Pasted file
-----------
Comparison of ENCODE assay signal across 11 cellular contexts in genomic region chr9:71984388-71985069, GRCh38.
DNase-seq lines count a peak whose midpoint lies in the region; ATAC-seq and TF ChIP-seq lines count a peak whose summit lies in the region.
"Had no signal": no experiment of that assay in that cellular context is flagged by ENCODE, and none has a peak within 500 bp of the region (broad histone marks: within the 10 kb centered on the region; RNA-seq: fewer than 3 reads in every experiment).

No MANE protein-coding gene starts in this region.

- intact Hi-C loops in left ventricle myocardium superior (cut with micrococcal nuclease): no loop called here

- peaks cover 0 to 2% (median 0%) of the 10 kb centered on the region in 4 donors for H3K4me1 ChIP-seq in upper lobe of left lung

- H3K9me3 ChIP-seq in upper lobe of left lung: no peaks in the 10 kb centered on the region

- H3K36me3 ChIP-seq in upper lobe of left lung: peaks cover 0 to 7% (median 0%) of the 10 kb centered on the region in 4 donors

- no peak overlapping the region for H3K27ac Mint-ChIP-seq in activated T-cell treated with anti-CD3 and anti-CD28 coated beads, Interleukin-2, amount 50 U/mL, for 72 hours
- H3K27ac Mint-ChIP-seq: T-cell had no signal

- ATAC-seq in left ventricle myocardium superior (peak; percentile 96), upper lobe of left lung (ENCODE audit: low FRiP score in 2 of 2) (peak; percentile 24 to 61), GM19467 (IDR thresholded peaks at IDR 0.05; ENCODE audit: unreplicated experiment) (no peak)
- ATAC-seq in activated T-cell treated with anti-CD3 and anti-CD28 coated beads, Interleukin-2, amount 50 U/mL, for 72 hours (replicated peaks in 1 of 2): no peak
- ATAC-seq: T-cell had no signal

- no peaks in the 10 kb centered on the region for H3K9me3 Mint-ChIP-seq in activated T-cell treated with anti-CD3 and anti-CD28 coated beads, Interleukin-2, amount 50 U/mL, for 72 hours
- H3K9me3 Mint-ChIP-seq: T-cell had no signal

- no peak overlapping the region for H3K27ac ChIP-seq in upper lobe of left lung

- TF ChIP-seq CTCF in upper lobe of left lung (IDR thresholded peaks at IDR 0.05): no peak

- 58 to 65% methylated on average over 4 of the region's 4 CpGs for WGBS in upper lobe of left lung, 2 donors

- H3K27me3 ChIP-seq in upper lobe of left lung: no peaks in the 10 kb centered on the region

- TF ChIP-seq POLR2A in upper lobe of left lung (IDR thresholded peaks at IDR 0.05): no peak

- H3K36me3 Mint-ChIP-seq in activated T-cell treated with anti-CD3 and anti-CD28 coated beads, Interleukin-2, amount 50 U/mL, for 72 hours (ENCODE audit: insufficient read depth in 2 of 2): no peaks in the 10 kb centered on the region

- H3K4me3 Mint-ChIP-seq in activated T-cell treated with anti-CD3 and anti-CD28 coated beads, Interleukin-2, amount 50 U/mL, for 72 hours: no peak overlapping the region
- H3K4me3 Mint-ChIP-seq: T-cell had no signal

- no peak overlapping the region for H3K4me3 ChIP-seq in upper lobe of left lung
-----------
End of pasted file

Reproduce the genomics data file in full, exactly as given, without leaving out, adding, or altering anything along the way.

Comparison of ENCODE assay signal across 11 cellular contexts in genomic region chr9:71984388-71985069, GRCh38.
DNase-seq lines count a peak whose midpoint lies in the region; ATAC-seq and TF ChIP-seq lines count a peak whose summit lies in the region.
"Had no signal": no experiment of that assay in that cellular context is flagged by ENCODE, and none has a peak within 500 bp of the region (broad histone marks: within the 10 kb centered on the region; RNA-seq: fewer than 3 reads in every experiment).

No MANE protein-coding gene starts in this region.

- intact Hi-C loops in left ventricle myocardium superior (cut with micrococcal nuclease): no loop called here

- peaks cover 0 to 2% (median 0%) of the 10 kb centered on the region in 4 donors for H3K4me1 ChIP-seq in upper lobe of left lung

- H3K9me3 ChIP-seq in upper lobe of left lung: no peaks in the 10 kb centered on the region

- H3K36me3 ChIP-seq in upper lobe of left lung: peaks cover 0 to 7% (median 0%) of the 10 kb centered on the region in 4 donors

- no peak overlapping the region for H3K27ac Mint-ChIP-seq in activated T-cell treated with anti-CD3 and anti-CD28 coated beads, Interleukin-2, amount 50 U/mL, for 72 hours
- H3K27ac Mint-ChIP-seq: T-cell had no signal

- ATAC-seq in left ventricle myocardium superior (peak; percentile 96), upper lobe of left lung (ENCODE audit: low FRiP score in 2 of 2) (peak; percentile 24 to 61), GM19467 (IDR thresholded peaks at IDR 0.05; ENCODE audit: unreplicated experiment) (no peak)
- ATAC-seq in activated T-cell treated with anti-CD3 and anti-CD28 coated beads, Interleukin-2, amount 50 U/mL, for 72 hours (replicated peaks in 1 of 2): no peak
- ATAC-seq: T-cell had no signal

- no peaks in the 10 kb centered on the region for H3K9me3 Mint-ChIP-seq in activated T-cell treated with anti-CD3 and anti-CD28 coated beads, Interleukin-2, amount 50 U/mL, for 72 hours
- H3K9me3 Mint-ChIP-seq: T-cell had no signal

- no peak overlapping the region for H3K27ac ChIP-seq in upper lobe of left lung

- TF ChIP-seq CTCF in upper lobe of left lung (IDR thresholded peaks at IDR 0.05): no peak

- 58 to 65% methylated on average over 4 of the region's 4 CpGs for WGBS in upper lobe of left lung, 2 donors

- H3K27me3 ChIP-seq in upper lobe of left lung: no peaks in the 10 kb centered on the region

- TF ChIP-seq POLR2A in upper lobe of left lung (IDR thresholded peaks at IDR 0.05): no peak

- H3K36me3 Mint-ChIP-seq in activated T-cell treated with anti-CD3 and anti-CD28 coated beads, Interleukin-2, amount 50 U/mL, for 72 hours (ENCODE audit: insufficient read depth in 2 of 2): no peaks in the 10 kb centered on the region

- H3K4me3 Mint-ChIP-seq in activated T-cell treated with anti-CD3 and anti-CD28 coated beads, Interleukin-2, amount 50 U/mL, for 72 hours: no peak overlapping the region
- H3K4me3 Mint-ChIP-seq: T-cell had no signal

- no peak overlapping the region for H3K4me3 ChIP-seq in upper lobe of left lung